Let It Grow Organic Gardens

And I resumed the struggle. -Vladimir

Wednesday, January 26, 2005

We've Got A Goat

The Assholes rescued him from Asheville. It was last summer sometime, when the Assholes were actually behaving pretty well. Their yard was picked up, there wasn't more than one trash can full of empties outside their house, and no one had run into a ditch in months. They found the goat in Asheville somewhere, in somewhat sqaulid conditions. Someone with five or six goats and some ducks and a few rottweillers, all fenced in around a trailor somewhere around Enka. The Assholes decided to rescue two of the goats. They brought them up to S**'s, let them roam around the little cabin they had fixed up for hunting season.
But the Assholes disappeared when winter started. One of 'em got fished out of a ditch, again, by EMT and wound up in detox. Another voluntarily checked in about a week later. No one's heard from the other ones. The goats roamed around the hillside between the cabin and S**'s house. They'd never cross the Creek and go to S**'s - they just stayed around the cabin and grazed in the field where we're gonna put the greenhouse. K** could see them from her kitchen window. She worried about them a lot, and sometimes would tell S** to go give them some hay. They'd come visit with us when we were unloading greenhouse materials. They were both very friendly. They'd climb all over the trailor and into the bed of the dump truck. They'd follow us when we left, baaing, chasing the dump truck to the edge of the creek but never crossing.
Last week we'd only see the one. He'd come up to us every day, but we never saw his buddy. We denied the worst, at first, but finally accepted it as the only possibility. And we started to say to one another that the same thing would happen to the remaining goat, if no one did anything.
That's when I started to think about taking him home to I*. A kid needs a goat, I said to myself. They'll be cute together. I ran the idea by S** and K**, and S** fired up the tractor. We hitched the wagon to it, crossed the creek, and brought the goat home. That was this morning.
So here I am sitting in front of a computer with a goat next to me, chewing on the Mtn Express. The goat, not me. This is 21st Century organic farming, I guess. It feels kinda good, though. Now that I think about it, this is really my first farm oriented post. I've been meaning to write a little about ordering seeds, or getting my greenhouse ready for spring planting, or the chickens or the strawberries or ... something, but it hasn't happened.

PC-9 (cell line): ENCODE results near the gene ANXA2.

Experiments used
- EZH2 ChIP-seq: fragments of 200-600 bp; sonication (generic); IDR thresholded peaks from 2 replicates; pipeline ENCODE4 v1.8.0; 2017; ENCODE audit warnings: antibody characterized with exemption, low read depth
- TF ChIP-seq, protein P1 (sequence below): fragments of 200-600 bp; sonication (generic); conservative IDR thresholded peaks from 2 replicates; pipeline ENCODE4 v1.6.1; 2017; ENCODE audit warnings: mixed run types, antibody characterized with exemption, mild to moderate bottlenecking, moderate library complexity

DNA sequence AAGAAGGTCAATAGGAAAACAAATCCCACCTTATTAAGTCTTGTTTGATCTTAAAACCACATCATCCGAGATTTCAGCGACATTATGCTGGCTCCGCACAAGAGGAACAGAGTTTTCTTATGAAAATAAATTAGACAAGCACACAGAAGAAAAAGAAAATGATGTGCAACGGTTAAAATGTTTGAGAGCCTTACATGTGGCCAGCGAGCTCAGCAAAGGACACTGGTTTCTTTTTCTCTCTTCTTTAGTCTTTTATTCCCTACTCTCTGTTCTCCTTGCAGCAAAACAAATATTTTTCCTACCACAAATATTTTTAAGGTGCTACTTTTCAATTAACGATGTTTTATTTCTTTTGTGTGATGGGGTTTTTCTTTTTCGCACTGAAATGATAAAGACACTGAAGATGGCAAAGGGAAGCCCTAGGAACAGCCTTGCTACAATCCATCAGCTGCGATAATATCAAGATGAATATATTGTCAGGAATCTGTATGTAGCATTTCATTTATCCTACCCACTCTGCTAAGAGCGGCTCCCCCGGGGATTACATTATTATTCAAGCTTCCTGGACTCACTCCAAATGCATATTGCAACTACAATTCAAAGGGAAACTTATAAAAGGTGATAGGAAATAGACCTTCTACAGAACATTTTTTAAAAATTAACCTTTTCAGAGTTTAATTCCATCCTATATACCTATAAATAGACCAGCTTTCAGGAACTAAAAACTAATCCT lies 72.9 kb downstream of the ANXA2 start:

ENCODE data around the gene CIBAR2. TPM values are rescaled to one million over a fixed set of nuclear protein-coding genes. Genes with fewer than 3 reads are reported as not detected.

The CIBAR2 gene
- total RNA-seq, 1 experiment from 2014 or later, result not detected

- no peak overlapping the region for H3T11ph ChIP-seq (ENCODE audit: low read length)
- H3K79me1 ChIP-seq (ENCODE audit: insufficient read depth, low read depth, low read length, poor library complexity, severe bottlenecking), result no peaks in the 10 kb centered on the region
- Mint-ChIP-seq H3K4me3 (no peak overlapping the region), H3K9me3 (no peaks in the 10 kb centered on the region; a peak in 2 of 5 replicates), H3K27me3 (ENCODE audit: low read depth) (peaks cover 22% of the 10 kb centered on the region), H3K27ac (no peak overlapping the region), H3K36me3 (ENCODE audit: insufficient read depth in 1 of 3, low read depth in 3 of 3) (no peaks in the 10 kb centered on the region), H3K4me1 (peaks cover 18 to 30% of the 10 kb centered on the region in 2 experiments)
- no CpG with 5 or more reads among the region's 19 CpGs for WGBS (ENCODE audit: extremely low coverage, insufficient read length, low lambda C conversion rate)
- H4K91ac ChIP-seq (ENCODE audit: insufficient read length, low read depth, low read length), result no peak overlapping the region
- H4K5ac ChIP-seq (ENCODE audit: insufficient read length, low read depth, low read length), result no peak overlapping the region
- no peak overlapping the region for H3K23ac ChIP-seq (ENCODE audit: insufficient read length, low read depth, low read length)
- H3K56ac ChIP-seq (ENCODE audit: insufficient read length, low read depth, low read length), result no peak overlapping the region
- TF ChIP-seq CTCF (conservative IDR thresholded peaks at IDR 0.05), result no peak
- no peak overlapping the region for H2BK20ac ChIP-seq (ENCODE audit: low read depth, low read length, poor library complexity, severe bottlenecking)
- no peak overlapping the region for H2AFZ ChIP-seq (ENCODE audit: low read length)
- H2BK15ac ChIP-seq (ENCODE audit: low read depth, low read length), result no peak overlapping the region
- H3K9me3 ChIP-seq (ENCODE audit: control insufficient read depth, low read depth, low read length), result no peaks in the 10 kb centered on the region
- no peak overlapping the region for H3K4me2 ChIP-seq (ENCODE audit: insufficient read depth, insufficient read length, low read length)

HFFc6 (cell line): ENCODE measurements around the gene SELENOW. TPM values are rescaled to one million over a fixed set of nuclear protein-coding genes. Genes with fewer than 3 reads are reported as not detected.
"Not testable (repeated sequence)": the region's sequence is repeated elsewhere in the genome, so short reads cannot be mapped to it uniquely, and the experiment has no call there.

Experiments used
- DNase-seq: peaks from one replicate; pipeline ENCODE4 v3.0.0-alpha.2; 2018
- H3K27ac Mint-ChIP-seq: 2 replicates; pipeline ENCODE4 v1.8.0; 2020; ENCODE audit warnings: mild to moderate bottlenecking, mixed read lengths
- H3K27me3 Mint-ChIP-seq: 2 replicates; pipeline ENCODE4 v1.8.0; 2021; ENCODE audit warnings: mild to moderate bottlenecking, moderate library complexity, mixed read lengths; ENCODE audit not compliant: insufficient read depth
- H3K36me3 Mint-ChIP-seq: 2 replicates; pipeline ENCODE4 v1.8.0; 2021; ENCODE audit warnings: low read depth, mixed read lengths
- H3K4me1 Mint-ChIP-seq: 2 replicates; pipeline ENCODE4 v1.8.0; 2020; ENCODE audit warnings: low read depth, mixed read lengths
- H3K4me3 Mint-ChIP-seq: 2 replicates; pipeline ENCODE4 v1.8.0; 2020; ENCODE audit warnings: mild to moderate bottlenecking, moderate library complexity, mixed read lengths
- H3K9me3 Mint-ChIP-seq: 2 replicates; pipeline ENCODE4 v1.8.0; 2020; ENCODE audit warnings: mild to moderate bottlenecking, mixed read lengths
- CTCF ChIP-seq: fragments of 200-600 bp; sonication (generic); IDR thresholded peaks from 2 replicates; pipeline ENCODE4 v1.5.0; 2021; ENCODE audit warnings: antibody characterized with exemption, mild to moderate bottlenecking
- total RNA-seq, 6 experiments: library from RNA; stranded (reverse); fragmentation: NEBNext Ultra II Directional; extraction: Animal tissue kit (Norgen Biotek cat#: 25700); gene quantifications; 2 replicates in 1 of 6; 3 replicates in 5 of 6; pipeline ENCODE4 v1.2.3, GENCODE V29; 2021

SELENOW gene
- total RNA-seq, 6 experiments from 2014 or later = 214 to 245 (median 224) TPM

But here you have it. A little blog vignette about life on the farm - I'm sitting in my living room with a goat.
I brought it up to RM's this evening, so she could give it the once over and tell me he's a healthy little goat. She just snickered. Or maybe it was a giggle. Then I brought him over to T* & S*'s house, and he chilled on the porch while we watched a video.
I* has already hugged him and they should become good friends.
The little goat seems healthy. He's a happy little goat, and he's really friendly.
I put him in the chicken coop today while we went down to Waynesville to disassemble D*'s new greenhouse. I figured he'd be safe there. He tried to get out, though, by butting his head against the gate. He managed to cut his ear and was bleeding when I got back. That's when I got introspective. What am I doing? Do I know what I'm doing? What do I have a goat for, anyway?
I started with the best of intentions, of course, but he still got hurt. Is that what it comes down to? I go out to save a goat and succeed only in making him bleed? Who am I, the United States Army?
I figure I'll move him into one of the old Volkswagens. Build him a little pen. Make him a feed trough. Tie a bell around his neck. Take him for a walk sometimes. Maybe start thinking about getting him a little playmate.
(Speaking of little playmates - No. I'll leave you hanging.)
I* will learn to feed him and comb his hair and shovel his poop and do whatever you do to goats. We started with bees. That was years ago. Then came the chickens. Then the babies. Now this. The trend seems to be one of ever increasing size. I need to draw a line before we end up with a bison.


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